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iScout HUD helps drivers with directions and blind spots

Wave your hand to accept or reject calls.
iScout HUD helps drivers with directions and blind spots
Steve Dent
Steve Dent|@stevetdent|June 15, 2016 7:29 AM

With no standouts on the market, heads-up displays (HUDs) for cars never really caught on. For instance, Garmin's unit is proprietary, Hudway's concept is cool but simplistic and Navdy is already a year late and still hasn't shipped. A new contender called iScout is trying to address many of those issues. It works with any smartphone, shows notifications from apps like WhatsApp, takes or reject calls with a hand-wave, and has blind-spot cameras. Now comes the gotcha: It's launching on Kickstarter, so before breaking out the plastic, bear in mind that it may never ship.

With that bit of pessimism out of the way, the company does have a solid-looking prototype and a lot of nice features. The "photochromic" display works in day and night conditions, and it has its own app and GPS to display heads-up route guidance. The device also connects with your smartphone over Bluetooth, letting you take or reject calls by waving your hand, for example, while still keeping the GPS on the screen. You can compose texts via voice dictation and see notifications from apps like WhatsApp and Twitter, or control music from Spotify and others.

As iScout can link up with the vehicle's ODB plug, you can also see information like fuel levels, maintenance issues and speed. If you're running out of gas, for instance, it can give you a warning and guide you to the nearest service station. The premium model has blind spot cameras that automatically activate when you use your turn signals, helping keep your eyes on the road. Speaking of cameras, the device has a forward looking dashcam, in case any of any accidents (or meteorites).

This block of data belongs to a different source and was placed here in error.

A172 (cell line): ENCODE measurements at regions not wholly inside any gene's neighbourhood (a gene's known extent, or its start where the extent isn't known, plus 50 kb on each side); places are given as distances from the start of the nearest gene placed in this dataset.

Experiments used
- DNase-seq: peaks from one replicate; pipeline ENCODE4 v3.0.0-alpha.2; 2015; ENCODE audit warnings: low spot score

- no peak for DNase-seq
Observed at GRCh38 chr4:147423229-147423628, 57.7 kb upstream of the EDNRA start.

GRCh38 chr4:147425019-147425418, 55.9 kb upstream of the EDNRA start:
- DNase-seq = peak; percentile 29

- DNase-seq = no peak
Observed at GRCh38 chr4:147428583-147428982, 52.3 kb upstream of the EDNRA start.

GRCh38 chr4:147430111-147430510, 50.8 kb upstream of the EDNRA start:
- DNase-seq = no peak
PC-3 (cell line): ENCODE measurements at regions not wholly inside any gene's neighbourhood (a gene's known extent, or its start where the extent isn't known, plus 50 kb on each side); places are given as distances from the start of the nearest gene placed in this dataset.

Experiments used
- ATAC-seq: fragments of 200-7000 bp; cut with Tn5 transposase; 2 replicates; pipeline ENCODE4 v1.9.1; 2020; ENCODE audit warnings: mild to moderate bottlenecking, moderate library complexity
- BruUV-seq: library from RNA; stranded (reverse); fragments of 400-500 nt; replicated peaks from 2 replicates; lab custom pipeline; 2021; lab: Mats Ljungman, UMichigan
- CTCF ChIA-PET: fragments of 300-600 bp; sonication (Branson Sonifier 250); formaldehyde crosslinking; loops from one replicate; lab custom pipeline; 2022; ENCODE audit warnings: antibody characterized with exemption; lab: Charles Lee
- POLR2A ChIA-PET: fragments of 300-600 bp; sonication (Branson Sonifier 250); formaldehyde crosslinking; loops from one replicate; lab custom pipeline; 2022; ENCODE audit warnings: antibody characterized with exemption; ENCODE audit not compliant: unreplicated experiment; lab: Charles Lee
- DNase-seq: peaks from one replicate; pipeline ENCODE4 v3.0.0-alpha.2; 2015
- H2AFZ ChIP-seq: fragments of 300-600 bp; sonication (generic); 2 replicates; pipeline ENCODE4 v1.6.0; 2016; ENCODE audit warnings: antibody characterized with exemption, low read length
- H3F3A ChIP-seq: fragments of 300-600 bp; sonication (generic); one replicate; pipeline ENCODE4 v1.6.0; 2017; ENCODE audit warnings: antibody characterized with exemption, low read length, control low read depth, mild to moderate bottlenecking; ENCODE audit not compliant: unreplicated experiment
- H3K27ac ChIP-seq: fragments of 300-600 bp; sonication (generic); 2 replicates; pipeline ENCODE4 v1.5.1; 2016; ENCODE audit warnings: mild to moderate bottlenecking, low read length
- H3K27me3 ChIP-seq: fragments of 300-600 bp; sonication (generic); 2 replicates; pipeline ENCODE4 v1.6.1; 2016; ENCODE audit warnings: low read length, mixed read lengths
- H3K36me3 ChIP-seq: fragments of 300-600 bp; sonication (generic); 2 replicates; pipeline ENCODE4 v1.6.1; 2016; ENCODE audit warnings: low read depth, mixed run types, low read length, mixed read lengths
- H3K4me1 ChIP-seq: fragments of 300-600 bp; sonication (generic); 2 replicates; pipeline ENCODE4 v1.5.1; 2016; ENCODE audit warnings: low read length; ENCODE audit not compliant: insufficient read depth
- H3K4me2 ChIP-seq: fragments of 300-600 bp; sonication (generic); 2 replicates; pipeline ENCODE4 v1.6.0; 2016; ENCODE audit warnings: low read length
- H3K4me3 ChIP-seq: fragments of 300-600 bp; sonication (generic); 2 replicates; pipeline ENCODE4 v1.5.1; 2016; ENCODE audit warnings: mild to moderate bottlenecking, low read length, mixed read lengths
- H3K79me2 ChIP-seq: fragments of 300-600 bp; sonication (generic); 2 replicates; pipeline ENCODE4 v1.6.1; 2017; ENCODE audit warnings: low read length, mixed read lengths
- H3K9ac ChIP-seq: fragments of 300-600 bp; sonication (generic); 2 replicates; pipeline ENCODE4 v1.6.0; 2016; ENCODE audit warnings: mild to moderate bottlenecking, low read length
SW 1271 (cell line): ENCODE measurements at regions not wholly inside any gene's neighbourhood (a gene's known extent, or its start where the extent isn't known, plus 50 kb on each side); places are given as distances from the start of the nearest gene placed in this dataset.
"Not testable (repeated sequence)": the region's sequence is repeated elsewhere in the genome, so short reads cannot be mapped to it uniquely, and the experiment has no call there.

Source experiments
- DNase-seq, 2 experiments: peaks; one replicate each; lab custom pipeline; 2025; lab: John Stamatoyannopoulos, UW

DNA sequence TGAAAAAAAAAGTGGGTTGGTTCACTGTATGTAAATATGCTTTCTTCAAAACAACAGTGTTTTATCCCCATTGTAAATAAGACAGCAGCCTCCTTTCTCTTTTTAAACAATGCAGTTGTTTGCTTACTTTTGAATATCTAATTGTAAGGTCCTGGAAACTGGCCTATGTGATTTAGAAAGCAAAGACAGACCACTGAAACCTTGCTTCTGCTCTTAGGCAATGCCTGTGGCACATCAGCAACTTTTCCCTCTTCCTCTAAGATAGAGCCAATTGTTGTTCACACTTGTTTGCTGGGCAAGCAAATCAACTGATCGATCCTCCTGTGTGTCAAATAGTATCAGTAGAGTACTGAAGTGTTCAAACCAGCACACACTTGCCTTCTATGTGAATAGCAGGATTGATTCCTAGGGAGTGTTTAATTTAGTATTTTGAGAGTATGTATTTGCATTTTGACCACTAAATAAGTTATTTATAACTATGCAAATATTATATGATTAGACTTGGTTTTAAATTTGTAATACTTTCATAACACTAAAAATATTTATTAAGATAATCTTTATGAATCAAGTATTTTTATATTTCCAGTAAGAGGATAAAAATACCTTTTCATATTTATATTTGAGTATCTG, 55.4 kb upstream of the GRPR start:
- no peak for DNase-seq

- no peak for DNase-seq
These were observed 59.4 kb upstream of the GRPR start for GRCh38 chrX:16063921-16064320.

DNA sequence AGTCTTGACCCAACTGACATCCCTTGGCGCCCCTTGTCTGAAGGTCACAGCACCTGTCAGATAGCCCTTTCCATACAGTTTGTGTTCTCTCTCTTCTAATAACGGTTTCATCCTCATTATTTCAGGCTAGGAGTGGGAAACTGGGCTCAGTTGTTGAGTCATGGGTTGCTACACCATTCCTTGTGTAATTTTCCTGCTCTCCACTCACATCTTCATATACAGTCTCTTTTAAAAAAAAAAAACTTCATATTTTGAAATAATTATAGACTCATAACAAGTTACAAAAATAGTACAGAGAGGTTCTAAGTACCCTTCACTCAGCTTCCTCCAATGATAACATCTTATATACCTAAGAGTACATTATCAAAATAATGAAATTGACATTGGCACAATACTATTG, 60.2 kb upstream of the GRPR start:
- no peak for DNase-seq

The company is marketing the product as a safety device, but receiving notifications on the device may be nearly as distracting as checking them on your phone. That said, it's about as safety-friendly as you're going to get in a connected car. The display, for example "is focused into the distance and shown just below your line of sight," according to the company. That means it'll require very little of your attention to check your GPS, speed and other info compared to in- or on-dash devices.

The iScout is on pre-order starting at $269 for the basic edition and $299 for the premium model with blind spot cameras. Those are ambitiously scheduled to ship this November, but you can jump the line and get one in September if you're willing to pay $499 and help with final testing. If you take into account the caveat emptors about Kickstarter, and believe the company's claims, those sums seem fair to pay for jet fighter-like situational awareness.

iScout HUD helps drivers with directions and blind spots